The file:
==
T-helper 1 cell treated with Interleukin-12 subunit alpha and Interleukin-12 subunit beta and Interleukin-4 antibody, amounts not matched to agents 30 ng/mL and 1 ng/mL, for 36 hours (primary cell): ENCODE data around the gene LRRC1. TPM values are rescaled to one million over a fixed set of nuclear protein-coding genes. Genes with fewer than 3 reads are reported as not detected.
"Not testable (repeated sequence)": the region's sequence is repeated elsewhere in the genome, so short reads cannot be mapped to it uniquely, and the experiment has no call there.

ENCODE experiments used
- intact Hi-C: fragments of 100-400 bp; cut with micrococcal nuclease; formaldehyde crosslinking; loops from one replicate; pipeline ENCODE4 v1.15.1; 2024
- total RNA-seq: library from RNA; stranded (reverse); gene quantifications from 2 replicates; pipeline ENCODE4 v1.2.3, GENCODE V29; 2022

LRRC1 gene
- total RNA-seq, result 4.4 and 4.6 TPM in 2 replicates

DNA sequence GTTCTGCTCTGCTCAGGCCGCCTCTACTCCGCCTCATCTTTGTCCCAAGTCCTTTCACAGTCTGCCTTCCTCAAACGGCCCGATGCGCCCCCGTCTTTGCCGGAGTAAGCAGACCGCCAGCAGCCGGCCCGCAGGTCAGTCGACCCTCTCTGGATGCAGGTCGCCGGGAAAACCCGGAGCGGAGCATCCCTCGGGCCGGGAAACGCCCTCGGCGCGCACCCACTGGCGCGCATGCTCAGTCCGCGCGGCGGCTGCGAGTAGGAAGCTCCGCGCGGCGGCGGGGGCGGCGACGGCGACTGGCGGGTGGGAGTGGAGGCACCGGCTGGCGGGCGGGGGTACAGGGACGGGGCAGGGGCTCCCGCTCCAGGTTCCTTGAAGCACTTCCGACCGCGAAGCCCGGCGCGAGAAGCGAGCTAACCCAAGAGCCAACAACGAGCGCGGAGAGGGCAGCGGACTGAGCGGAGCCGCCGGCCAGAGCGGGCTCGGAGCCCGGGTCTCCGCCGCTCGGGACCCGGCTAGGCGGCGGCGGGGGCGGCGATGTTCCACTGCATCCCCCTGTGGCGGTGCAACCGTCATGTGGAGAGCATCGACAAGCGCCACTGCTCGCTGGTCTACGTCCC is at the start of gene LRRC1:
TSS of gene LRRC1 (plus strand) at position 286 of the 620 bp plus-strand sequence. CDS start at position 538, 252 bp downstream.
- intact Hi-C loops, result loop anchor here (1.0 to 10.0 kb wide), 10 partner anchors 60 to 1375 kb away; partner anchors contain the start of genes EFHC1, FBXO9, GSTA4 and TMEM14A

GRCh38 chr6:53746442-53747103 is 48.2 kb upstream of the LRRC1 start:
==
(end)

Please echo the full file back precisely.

T-helper 1 cell treated with Interleukin-12 subunit alpha and Interleukin-12 subunit beta and Interleukin-4 antibody, amounts not matched to agents 30 ng/mL and 1 ng/mL, for 36 hours (primary cell): ENCODE data around the gene LRRC1. TPM values are rescaled to one million over a fixed set of nuclear protein-coding genes. Genes with fewer than 3 reads are reported as not detected.
"Not testable (repeated sequence)": the region's sequence is repeated elsewhere in the genome, so short reads cannot be mapped to it uniquely, and the experiment has no call there.

ENCODE experiments used
- intact Hi-C: fragments of 100-400 bp; cut with micrococcal nuclease; formaldehyde crosslinking; loops from one replicate; pipeline ENCODE4 v1.15.1; 2024
- total RNA-seq: library from RNA; stranded (reverse); gene quantifications from 2 replicates; pipeline ENCODE4 v1.2.3, GENCODE V29; 2022

LRRC1 gene
- total RNA-seq, result 4.4 and 4.6 TPM in 2 replicates

DNA sequence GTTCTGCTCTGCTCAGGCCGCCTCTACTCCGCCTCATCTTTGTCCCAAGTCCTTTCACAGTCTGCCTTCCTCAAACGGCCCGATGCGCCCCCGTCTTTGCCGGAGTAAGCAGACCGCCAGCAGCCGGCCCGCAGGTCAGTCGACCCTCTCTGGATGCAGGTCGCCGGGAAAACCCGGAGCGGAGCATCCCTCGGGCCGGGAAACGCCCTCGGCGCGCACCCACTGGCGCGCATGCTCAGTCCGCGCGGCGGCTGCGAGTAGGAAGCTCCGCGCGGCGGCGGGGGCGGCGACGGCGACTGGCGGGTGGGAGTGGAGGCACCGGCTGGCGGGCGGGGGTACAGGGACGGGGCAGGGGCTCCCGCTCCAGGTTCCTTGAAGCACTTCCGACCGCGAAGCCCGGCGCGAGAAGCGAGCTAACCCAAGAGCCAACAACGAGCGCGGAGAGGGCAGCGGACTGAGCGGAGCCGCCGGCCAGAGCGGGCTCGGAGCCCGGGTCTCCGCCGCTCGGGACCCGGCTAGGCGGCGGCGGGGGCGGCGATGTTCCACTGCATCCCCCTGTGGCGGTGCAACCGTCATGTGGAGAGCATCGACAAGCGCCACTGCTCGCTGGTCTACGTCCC is at the start of gene LRRC1:
TSS of gene LRRC1 (plus strand) at position 286 of the 620 bp plus-strand sequence. CDS start at position 538, 252 bp downstream.
- intact Hi-C loops, result loop anchor here (1.0 to 10.0 kb wide), 10 partner anchors 60 to 1375 kb away; partner anchors contain the start of genes EFHC1, FBXO9, GSTA4 and TMEM14A

GRCh38 chr6:53746442-53747103 is 48.2 kb upstream of the LRRC1 start: